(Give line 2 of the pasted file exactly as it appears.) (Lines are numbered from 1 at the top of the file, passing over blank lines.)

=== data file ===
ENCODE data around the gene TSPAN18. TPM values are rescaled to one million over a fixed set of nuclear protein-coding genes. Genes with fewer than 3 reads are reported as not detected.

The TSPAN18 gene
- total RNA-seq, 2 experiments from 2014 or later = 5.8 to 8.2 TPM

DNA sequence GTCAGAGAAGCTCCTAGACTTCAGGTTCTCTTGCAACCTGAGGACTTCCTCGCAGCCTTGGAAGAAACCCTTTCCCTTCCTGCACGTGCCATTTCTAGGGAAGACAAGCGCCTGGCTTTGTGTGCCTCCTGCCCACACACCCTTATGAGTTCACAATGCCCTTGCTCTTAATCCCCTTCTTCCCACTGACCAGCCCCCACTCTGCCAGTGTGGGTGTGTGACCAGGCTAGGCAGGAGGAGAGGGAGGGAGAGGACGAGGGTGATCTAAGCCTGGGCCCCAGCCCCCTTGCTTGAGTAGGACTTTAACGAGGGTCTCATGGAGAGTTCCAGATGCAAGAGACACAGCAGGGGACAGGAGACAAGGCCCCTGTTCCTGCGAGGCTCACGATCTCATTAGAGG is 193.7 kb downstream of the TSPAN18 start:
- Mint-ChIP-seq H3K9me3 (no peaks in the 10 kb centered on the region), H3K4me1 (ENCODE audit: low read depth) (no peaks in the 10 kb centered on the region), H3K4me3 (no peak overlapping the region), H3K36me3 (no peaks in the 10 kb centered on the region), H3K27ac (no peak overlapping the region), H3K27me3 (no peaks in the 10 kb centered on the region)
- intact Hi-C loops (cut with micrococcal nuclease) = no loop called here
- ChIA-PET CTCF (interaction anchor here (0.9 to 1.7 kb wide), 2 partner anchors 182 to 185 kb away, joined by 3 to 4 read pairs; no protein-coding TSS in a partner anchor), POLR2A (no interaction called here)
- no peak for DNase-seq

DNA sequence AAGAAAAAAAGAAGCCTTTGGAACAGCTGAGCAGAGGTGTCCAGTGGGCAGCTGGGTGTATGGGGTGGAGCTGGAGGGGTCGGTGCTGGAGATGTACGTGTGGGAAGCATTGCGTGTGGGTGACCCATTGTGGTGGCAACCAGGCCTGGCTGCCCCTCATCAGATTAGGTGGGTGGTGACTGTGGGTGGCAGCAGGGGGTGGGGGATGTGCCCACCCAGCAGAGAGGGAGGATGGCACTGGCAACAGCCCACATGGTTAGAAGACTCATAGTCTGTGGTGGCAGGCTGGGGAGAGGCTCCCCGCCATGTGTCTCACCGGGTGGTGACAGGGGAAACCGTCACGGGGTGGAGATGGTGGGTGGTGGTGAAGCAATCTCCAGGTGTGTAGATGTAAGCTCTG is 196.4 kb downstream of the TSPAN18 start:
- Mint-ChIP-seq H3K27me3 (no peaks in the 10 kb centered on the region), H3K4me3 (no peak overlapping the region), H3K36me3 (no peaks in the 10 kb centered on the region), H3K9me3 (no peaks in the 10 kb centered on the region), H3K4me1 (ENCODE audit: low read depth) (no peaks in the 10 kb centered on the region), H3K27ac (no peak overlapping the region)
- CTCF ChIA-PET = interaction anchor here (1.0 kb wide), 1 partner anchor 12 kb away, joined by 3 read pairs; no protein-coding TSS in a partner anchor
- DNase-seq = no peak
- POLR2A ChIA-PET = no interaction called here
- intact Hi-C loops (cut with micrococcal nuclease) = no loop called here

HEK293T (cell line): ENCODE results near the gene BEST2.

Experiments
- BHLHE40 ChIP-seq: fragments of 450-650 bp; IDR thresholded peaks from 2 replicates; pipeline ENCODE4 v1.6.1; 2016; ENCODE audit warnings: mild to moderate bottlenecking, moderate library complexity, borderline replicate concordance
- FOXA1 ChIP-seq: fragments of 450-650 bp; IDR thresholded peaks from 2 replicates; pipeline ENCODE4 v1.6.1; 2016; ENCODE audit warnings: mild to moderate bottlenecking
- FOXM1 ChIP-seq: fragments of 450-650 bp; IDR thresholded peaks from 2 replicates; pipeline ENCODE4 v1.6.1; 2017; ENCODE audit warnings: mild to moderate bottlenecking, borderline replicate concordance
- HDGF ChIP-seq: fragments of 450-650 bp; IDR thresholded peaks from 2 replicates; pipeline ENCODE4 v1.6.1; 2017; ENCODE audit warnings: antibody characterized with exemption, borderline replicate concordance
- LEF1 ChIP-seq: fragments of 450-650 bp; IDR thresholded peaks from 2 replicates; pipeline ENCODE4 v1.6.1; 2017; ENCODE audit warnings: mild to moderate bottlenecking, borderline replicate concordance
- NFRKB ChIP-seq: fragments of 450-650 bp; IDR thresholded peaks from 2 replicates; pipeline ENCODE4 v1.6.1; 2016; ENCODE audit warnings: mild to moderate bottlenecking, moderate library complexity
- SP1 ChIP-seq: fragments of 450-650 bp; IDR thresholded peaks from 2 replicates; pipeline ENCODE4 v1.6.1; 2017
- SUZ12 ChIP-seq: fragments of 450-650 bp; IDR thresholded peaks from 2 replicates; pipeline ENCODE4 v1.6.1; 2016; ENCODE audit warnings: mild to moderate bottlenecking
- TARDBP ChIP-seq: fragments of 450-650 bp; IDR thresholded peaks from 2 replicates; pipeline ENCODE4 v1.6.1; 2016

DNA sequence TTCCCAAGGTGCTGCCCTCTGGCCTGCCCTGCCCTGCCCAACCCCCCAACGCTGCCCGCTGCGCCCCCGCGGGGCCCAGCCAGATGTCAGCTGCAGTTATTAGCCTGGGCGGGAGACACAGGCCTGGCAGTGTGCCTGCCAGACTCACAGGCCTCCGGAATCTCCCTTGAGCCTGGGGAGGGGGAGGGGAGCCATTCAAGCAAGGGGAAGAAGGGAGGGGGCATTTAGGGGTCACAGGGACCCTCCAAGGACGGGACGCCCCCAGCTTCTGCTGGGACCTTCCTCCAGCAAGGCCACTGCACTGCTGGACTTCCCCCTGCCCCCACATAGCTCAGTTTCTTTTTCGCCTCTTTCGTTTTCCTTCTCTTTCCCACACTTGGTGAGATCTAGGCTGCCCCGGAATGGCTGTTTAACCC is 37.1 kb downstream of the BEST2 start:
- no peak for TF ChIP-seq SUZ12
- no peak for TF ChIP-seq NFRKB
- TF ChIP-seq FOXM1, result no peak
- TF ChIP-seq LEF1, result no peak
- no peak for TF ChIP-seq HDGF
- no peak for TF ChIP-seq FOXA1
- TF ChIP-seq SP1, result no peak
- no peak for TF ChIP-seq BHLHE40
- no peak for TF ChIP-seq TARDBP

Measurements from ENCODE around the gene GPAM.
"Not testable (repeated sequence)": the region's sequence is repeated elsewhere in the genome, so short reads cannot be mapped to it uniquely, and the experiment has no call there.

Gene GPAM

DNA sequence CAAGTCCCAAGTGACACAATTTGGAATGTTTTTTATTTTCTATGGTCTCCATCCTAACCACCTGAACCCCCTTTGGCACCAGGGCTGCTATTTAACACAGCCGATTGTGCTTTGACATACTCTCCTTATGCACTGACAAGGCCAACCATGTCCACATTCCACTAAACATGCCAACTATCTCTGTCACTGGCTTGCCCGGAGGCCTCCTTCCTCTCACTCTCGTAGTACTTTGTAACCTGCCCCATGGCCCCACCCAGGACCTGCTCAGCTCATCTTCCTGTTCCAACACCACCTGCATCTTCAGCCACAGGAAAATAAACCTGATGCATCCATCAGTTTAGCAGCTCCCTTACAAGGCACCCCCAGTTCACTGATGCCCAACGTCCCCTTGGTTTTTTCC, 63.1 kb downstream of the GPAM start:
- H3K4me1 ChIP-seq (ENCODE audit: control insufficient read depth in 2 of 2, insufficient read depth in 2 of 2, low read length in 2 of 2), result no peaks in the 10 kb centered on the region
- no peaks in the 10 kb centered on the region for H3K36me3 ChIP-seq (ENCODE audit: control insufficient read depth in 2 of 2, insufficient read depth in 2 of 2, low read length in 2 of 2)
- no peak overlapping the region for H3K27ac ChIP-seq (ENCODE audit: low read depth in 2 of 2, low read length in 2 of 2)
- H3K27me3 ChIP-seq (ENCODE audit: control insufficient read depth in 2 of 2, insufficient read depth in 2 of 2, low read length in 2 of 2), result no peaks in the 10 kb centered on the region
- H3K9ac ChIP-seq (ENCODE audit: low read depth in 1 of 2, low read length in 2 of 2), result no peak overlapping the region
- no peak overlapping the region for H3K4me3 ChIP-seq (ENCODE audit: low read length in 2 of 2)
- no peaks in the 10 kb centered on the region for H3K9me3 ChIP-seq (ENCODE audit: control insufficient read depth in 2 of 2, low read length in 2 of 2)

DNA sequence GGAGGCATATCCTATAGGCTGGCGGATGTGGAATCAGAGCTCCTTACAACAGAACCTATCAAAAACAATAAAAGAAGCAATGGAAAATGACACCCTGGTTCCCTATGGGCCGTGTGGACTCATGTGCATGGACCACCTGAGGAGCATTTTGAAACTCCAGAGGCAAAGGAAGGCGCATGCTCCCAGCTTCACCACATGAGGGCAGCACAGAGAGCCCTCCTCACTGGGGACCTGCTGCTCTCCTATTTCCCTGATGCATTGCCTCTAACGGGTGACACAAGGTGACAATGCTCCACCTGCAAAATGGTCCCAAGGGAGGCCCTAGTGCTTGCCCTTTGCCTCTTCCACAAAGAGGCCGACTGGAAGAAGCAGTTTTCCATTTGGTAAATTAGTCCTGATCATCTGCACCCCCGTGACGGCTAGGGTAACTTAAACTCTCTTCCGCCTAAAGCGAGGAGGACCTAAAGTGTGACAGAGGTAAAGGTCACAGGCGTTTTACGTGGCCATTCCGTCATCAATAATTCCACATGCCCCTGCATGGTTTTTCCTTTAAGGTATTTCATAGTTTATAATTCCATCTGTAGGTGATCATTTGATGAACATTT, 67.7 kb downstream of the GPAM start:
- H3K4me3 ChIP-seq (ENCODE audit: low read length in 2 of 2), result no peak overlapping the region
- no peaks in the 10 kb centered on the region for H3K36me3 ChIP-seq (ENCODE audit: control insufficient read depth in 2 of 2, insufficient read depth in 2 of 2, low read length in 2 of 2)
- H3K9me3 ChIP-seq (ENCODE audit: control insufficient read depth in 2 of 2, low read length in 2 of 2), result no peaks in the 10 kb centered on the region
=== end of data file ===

The TSPAN18 gene